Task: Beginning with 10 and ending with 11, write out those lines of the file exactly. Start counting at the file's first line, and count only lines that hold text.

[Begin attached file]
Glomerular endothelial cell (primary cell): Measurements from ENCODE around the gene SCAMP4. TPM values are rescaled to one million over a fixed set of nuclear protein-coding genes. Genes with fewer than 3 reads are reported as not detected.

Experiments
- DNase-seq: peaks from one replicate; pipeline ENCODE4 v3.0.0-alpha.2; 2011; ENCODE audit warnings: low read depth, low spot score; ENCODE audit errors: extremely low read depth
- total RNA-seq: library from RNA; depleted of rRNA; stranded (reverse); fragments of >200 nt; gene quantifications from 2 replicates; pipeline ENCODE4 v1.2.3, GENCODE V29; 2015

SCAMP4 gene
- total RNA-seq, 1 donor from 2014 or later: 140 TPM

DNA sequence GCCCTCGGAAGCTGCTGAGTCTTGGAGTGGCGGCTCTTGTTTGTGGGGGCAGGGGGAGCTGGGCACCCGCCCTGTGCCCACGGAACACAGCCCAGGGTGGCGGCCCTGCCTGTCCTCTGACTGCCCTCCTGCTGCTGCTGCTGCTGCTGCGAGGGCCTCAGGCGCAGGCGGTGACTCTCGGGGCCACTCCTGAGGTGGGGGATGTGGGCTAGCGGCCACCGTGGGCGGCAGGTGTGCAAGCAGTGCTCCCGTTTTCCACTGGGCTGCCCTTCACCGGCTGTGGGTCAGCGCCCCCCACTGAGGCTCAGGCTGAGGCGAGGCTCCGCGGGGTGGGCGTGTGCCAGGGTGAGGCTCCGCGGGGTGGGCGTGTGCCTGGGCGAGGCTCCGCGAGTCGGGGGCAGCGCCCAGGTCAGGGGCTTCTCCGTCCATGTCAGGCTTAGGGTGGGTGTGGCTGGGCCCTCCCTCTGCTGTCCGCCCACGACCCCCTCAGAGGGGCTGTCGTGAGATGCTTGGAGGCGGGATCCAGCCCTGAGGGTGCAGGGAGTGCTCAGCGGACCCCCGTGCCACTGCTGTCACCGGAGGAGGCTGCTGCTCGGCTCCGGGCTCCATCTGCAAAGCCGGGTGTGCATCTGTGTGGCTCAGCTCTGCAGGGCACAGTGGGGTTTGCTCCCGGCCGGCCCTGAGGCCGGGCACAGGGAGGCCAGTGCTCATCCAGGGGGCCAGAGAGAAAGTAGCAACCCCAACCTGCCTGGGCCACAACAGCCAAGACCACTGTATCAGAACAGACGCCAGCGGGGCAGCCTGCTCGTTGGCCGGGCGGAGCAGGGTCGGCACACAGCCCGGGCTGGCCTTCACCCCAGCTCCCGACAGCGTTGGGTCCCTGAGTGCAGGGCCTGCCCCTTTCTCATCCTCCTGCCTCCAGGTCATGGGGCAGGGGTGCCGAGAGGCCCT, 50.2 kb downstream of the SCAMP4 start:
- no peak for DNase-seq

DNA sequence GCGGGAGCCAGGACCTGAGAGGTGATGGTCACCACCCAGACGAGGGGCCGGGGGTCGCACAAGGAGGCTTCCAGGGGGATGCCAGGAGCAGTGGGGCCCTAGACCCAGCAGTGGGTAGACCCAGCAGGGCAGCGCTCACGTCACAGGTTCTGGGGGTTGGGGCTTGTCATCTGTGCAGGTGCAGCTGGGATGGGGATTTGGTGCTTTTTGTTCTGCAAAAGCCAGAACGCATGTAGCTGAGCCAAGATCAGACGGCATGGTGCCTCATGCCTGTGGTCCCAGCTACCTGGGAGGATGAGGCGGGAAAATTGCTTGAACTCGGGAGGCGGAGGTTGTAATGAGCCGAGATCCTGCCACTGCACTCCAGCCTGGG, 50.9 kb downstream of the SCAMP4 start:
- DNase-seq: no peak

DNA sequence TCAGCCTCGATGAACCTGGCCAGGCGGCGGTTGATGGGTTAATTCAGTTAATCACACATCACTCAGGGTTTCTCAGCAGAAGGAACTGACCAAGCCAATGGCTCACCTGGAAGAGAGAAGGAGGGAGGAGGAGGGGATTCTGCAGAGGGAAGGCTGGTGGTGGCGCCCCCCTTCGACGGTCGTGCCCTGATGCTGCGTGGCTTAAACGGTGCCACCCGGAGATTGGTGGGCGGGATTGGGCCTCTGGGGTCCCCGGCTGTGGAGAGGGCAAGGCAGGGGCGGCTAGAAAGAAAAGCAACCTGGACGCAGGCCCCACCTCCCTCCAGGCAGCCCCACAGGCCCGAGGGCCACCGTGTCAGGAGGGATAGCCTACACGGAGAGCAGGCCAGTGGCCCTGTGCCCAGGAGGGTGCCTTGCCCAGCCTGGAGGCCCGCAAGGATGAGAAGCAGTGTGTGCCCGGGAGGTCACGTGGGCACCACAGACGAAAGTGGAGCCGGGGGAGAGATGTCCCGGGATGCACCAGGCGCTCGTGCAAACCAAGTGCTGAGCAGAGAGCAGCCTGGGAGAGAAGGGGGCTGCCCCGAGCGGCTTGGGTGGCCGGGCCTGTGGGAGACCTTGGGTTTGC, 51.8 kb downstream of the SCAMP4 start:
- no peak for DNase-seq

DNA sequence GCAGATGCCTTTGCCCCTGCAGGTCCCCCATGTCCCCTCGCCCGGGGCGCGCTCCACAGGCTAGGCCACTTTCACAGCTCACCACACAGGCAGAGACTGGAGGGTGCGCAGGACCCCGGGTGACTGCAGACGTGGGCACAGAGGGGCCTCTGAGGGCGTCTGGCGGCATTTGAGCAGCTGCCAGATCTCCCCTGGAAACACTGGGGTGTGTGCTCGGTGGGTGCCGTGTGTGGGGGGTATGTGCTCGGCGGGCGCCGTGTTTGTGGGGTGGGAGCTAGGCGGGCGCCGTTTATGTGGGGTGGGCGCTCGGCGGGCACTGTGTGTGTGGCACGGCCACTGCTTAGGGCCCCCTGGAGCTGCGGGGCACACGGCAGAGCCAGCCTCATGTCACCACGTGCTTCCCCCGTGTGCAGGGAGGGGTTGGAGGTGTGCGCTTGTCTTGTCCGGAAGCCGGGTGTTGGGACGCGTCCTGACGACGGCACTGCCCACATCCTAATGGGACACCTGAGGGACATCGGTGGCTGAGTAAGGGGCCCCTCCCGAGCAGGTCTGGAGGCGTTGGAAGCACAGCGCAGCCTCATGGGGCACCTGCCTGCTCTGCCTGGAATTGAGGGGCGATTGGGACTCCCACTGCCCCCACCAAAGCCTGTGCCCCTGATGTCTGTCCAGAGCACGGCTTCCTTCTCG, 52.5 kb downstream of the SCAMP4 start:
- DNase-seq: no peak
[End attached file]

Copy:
- DNase-seq: no peak

DNA sequence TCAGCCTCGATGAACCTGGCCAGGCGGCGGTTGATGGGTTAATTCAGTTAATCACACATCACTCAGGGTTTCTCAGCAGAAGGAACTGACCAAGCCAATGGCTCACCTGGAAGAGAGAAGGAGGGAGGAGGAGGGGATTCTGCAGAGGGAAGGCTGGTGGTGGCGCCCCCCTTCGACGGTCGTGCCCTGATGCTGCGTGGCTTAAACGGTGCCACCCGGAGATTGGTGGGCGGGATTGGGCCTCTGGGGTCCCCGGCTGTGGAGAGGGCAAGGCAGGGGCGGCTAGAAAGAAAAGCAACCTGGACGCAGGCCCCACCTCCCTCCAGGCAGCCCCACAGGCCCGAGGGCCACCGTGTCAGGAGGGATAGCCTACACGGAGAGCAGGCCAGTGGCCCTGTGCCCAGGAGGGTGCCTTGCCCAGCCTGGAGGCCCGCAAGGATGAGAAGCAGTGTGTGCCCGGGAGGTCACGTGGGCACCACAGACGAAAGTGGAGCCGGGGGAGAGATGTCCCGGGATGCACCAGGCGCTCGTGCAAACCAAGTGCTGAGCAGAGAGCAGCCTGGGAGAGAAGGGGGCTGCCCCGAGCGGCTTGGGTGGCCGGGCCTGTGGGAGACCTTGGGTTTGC, 51.8 kb downstream of the SCAMP4 start: